Monticello Feb. 26. 23.
I thank you, Sir, for your treatise on the Indian languages, and rejoice to see them thought worthy of your attention. a collation of them with one another is the only means we can ever have of tracing the filiation of those numerous tribes, and of remounting thro’ the gloom of ages towards their origin. nor is it without curiosity that the analyses of their languages unfold to us structures of speech so radically different from those of the whole European families.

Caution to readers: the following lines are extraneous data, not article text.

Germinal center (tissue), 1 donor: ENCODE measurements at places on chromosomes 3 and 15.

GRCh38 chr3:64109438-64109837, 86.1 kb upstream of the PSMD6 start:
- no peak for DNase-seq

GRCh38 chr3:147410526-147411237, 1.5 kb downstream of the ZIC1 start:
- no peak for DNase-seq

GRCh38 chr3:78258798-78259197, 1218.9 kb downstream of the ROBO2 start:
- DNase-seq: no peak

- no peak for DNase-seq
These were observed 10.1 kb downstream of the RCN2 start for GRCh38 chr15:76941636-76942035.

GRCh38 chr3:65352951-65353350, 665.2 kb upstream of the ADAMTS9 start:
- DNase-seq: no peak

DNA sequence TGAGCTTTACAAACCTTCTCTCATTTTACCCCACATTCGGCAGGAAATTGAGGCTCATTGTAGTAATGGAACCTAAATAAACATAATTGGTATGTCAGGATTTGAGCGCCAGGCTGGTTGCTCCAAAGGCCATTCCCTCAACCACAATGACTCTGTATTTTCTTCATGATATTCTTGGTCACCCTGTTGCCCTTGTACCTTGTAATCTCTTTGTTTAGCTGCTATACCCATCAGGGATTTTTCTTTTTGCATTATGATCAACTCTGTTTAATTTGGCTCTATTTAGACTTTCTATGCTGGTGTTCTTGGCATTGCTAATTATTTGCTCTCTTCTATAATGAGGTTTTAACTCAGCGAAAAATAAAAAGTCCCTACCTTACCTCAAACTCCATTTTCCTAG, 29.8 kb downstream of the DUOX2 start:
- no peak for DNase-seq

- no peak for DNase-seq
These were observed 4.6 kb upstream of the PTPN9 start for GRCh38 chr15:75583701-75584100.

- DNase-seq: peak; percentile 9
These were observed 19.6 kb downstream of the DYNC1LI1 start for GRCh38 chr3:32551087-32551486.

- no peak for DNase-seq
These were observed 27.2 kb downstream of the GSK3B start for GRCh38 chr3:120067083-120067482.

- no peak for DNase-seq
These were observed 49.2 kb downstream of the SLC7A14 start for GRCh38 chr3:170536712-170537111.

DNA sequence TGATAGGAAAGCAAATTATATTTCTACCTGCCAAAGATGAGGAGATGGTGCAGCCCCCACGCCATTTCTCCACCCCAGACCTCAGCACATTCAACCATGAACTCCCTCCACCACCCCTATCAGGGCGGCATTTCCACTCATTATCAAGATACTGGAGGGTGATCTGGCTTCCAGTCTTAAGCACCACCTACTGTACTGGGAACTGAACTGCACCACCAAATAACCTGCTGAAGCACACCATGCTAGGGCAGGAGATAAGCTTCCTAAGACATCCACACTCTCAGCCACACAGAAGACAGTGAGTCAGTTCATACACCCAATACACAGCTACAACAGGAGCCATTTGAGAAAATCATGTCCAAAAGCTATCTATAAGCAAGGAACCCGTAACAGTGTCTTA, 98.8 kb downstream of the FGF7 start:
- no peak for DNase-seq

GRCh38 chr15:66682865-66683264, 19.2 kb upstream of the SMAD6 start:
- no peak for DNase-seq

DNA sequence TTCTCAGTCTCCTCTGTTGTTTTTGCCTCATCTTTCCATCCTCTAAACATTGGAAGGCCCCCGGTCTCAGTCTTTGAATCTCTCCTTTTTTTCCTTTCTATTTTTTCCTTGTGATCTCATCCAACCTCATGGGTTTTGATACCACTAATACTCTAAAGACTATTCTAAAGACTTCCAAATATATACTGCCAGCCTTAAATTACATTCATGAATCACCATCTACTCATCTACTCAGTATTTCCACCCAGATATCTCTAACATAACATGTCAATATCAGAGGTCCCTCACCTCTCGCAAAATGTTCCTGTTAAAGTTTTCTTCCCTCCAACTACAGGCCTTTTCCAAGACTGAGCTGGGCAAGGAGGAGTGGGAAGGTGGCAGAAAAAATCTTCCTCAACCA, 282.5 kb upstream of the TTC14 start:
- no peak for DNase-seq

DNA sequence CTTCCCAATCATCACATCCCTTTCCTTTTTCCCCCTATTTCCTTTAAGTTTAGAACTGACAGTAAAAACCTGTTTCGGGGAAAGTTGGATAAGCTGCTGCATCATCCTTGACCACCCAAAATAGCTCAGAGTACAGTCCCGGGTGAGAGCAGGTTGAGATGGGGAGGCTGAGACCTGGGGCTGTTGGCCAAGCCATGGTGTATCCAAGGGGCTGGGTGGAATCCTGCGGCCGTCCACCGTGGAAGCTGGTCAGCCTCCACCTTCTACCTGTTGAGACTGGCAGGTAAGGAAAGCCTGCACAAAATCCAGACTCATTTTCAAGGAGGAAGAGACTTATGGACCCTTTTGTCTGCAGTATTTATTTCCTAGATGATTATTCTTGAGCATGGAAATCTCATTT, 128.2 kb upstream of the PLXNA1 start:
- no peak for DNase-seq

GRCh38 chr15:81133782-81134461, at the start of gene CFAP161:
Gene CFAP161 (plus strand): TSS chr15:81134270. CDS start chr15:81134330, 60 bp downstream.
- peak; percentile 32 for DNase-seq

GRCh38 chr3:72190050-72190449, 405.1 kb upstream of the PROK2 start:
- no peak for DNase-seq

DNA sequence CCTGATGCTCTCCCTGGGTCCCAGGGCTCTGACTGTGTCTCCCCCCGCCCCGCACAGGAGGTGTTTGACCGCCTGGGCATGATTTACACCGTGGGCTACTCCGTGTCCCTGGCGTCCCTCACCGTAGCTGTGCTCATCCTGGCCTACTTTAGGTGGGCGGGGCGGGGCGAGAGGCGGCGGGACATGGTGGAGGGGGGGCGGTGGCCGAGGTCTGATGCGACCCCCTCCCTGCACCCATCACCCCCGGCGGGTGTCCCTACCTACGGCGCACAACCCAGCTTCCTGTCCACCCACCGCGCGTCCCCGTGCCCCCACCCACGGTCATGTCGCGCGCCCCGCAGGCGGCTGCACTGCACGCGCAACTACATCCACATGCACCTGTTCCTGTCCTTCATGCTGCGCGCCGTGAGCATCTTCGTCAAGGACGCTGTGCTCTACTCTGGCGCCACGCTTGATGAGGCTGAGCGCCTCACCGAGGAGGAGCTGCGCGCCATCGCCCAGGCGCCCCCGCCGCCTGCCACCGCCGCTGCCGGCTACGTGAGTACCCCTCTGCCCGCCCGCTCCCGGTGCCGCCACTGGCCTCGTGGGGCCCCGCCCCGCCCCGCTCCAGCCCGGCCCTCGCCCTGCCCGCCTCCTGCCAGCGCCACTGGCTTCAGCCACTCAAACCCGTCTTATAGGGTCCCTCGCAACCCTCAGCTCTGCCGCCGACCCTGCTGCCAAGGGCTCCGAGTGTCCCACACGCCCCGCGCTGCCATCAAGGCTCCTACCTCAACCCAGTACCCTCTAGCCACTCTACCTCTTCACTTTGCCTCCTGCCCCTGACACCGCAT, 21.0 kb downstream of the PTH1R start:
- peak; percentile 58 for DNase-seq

I was pleased to learn from mr Everett’s preface to his translation of Buttman’s grammar, that you were engaged in preparing a Greek & English Dictionary. it will be a most valuable present to the Amateurs and students of that first of human languages. Planche in his Greek and French Dictionary has done this for his country, and done it well. his work is truly valuable; and altho’ an 8vo of 1000. pages, yet, printed on thin paper, it is entirely handy, and not too weighty even for the nerveless hand of old age. I should have liked it better however on the plan of Scapula or Stephens, who have given us the roots only in alphabetical order, & have arranged all the branches in family together under them. this is more instructive, more satisfactory, and saves much repetition, which the sparse location of the words renders necessary.